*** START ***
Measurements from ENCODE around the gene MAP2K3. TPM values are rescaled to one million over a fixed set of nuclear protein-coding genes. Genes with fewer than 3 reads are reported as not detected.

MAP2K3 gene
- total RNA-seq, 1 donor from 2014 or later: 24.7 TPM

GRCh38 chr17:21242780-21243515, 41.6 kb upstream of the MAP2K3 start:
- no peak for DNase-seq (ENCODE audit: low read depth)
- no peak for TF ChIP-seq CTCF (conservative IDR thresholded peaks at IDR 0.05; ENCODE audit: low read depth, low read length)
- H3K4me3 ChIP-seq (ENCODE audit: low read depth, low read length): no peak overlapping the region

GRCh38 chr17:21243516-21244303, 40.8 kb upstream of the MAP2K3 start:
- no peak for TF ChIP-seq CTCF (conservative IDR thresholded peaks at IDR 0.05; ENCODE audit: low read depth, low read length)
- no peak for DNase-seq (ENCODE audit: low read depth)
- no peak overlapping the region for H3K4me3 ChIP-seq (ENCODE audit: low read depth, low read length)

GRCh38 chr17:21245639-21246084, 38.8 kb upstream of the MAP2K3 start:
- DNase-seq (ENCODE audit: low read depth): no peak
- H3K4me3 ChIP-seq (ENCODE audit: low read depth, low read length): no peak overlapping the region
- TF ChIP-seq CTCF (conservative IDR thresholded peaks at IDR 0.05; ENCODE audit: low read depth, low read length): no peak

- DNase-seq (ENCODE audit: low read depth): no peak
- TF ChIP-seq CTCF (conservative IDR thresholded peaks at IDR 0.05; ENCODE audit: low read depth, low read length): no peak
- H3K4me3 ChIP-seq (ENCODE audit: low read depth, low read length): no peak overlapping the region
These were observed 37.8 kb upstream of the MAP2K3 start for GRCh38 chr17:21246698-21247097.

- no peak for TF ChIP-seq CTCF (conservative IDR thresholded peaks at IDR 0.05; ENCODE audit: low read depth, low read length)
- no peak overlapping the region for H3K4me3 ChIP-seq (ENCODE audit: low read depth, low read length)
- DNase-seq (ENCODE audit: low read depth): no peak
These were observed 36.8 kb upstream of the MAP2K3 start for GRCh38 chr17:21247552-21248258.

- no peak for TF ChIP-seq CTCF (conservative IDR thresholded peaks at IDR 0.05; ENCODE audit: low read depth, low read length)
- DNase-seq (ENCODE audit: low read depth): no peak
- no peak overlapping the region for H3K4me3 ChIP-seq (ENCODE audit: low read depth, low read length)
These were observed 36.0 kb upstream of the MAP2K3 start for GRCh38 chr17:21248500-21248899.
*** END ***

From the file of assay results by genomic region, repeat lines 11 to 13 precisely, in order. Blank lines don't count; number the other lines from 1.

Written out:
- no peak overlapping the region for H3K4me3 ChIP-seq (ENCODE audit: low read depth, low read length)

GRCh38 chr17:21245639-21246084, 38.8 kb upstream of the MAP2K3 start:
- DNase-seq (ENCODE audit: low read depth): no peak